Senate Considers FACT Act, Asbestos Claims
The U.S. Senate Judiciary Committee today will begin discussing the Furthering Asbestos Claims Transparency (FACT) Act — despite growing, widespread opposition.
Groups of veterans, teachers, firefighters, municipal, county and state workers delivered letters Monday to ranking Senate Judiciary Committee members, voicing their disapproval.
The bill would require new, stiffer requirements for those seeking compensation from asbestos trusts. The U.S. Bankruptcy Code established asbestos trusts to compensate victims of asbestos exposure. These trusts are worth an estimated $30 billion.
Earlier this year, the FACT Act was folded into a larger proposal and renamed the Fairness in Class Action Litigation and Furthering Asbestos Claim Transparency Act of 2016 (H.R. 1927). The U.S. House of Representatives recently passed that version.
For this legislation to be enacted, the Senate must pass the bill and the approval of President Barack Obama, who already vowed to veto the proposal. Although the House passed similar legislation three times in the last four years, the Senate struck down each proposal.
Opponents of the FACT Act believe it unfairly targets military veterans.
Because of the military’s past reliance on asbestos products, diseases related to asbestos exposure, including mesothelioma, have hit veterans in disproportionate numbers. An estimated 30 percent of all mesothelioma lawsuits involve veterans.
“The bill is a cynical ploy by the asbestos industry to avoid compensating its victims who are seeking justice in court, many of whom are veterans who were doubly exposed; first while in uniform and then when they went on to work for companies that knowingly exposed them to the deadly fiber,” read one letter signed by members of 17 different veterans organizations.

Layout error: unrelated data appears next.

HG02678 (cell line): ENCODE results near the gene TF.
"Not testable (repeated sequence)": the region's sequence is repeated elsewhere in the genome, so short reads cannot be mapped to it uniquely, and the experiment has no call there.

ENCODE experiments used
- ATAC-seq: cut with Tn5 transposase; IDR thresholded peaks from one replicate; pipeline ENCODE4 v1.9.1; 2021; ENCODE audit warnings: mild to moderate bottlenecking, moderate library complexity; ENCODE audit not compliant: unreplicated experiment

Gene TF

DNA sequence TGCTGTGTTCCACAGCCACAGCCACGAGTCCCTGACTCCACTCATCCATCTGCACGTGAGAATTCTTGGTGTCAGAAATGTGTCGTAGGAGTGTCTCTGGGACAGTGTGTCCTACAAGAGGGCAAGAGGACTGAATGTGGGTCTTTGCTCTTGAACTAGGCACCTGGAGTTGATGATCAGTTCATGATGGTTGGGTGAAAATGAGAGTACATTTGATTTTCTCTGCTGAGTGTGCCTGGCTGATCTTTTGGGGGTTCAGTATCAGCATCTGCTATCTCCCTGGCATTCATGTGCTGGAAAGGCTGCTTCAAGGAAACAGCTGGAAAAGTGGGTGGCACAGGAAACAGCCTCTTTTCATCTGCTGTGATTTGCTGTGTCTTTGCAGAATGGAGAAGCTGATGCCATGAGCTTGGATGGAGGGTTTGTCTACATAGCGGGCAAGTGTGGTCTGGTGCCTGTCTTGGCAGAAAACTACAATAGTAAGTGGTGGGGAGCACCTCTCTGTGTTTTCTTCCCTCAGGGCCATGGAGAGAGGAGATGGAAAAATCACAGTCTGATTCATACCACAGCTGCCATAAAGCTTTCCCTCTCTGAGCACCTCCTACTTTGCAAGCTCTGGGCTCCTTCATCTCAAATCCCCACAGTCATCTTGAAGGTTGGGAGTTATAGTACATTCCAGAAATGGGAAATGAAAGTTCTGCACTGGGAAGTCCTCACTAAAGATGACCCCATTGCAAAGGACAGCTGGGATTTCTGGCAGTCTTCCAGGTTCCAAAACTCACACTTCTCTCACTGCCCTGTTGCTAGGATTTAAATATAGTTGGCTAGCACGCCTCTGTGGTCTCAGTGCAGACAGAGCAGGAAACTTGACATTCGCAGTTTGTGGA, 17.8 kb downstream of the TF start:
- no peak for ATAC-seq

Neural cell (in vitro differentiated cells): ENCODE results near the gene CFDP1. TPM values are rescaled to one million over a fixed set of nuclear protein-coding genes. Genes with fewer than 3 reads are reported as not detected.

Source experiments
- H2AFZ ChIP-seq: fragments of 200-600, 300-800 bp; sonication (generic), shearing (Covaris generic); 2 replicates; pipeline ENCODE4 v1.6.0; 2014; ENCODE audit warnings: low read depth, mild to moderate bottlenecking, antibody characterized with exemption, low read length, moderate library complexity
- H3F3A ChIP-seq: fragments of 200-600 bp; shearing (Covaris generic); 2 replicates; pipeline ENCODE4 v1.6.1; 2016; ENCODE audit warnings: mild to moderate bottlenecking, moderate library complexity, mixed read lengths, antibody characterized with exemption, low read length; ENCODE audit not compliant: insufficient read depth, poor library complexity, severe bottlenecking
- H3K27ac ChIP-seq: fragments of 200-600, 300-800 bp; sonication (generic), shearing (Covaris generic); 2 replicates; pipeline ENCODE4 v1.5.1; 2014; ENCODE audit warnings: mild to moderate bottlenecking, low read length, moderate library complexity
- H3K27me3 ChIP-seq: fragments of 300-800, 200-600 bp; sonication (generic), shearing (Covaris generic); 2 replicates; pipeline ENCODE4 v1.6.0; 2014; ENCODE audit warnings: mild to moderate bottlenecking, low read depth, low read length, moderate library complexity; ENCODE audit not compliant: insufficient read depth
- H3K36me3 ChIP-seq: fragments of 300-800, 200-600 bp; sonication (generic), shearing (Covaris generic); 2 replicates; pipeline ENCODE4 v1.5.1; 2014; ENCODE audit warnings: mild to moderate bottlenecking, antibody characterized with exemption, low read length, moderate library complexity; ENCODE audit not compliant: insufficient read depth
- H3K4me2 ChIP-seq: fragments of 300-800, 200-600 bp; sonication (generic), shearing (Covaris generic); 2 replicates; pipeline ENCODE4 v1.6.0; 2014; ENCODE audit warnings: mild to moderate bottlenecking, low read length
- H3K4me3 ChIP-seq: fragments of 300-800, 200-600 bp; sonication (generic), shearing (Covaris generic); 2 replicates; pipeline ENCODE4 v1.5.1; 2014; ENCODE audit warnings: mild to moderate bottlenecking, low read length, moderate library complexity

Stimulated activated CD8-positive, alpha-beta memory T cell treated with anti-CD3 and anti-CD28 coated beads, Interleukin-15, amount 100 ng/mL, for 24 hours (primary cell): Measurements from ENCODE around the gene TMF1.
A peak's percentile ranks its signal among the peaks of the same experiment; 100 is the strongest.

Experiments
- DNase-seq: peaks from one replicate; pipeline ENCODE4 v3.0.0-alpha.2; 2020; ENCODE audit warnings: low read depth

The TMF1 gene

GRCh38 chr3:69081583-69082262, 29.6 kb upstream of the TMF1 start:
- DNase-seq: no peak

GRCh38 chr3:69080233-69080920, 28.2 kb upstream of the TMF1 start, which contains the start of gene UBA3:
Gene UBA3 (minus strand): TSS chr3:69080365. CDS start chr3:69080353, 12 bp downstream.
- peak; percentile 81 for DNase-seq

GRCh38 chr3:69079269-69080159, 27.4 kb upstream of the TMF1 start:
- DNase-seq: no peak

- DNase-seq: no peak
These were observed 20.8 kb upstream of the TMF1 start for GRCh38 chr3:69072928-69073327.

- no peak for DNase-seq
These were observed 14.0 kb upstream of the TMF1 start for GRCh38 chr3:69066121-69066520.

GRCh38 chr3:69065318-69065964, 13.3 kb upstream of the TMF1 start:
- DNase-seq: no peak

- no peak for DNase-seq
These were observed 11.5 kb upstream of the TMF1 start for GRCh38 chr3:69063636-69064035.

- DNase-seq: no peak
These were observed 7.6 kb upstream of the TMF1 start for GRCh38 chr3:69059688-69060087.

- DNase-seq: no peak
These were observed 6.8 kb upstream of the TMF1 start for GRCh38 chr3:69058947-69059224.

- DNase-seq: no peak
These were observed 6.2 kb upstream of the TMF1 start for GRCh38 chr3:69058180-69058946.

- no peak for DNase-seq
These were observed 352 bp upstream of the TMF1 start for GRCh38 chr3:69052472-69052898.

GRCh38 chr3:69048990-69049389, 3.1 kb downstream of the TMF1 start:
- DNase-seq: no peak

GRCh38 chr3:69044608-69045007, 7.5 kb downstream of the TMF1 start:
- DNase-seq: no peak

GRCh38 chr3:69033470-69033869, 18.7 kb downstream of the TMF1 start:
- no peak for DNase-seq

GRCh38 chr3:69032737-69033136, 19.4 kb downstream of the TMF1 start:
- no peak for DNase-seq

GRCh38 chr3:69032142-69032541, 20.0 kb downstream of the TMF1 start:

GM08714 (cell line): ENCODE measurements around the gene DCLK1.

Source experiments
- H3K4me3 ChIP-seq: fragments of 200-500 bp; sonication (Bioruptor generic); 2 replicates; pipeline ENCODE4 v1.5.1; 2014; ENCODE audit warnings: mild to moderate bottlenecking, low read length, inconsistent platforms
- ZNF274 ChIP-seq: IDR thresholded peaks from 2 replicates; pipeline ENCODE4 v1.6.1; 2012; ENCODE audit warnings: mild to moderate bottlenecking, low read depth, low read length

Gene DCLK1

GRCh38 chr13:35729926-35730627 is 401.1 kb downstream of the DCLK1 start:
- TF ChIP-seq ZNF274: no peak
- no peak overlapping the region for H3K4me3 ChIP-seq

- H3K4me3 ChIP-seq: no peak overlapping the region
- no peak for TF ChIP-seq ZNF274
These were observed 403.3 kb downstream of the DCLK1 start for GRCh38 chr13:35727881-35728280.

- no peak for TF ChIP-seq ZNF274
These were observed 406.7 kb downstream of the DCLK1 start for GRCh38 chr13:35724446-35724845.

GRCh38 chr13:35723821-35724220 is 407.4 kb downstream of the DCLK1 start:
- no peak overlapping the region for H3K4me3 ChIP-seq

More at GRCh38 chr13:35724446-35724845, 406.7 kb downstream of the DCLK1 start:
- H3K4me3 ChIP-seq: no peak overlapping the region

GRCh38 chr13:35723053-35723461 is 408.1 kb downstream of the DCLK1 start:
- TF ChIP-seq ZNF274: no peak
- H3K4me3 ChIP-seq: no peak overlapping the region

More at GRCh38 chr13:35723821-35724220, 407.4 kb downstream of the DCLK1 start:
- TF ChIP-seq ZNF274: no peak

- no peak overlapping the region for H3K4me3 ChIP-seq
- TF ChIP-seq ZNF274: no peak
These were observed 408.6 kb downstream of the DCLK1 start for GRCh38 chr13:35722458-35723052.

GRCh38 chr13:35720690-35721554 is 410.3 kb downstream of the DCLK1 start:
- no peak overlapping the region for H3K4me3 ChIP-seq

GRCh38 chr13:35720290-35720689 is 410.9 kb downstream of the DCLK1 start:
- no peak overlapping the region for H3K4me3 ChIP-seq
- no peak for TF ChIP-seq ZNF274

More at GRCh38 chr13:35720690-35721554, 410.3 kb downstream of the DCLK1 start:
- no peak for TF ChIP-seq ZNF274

The organizations against the bill include Vietnam Veterans of America, National Defense Council and the Air Force Sergeants Association.
The International Association of Fire Fighters, National Education Association and American Federation of State, County and Municipal Employees co-wrote another letter to the Senate Judiciary Committee.
“Victims of asbestos exposure, including first responders and teachers, among many other dedicated public employees, are entitled to compensation through companies that caused their illnesses,” that letter stated. “The measure actually is designed to help the asbestos industry avoid paying victims through delay tactics and waste of scarce trust resources set aside for victims.”
Opponents delivered the letters to Judiciary Committee Chairman U.S. Sen. Chuck Grassley, R-Iowa, and the committee’s ranking member, U.S. Sen. Patrick Leahy, D-Vt.
Undue Burden for People Affected by Asbestos
Proponents of the bill say it is designed to protect the asbestos trusts from fraudulent claims and save the funds for those entitled by law to be compensated.
The Senate’s version of the legislation, known as S. 357, would require public disclosure of asbestos exposure history, basis for compensation and complete work history. It also would require personal data such as partial social security numbers.
Opponents say it exposes the victims to possible identity theft, slows an already tedious process and places an undue burden on the victims.
Schumer Leads Fight Against FACT Act
U.S. Sen. Chuck Schumer, D-N.Y., is leading the fight against the FACT Act, vowing to block it from proceeding through the Senate. Schumer is a member of the Finance Committee’s subcommittee on Health Care. Sen. Jeff Flake, R-Ariz., officially introduced the bill in the Senate.
Schumer was especially bothered by the bill’s effects on veterans, who comprise 8 percent of the adult population, but one-third of those who file mesothelioma lawsuits.
State and federal laws currently view trust fund payments as confidential and private, not admissible in court. Under the FACT Act, the trust funds would be required to release quarterly reports with information that could be used in asbestos liability cases.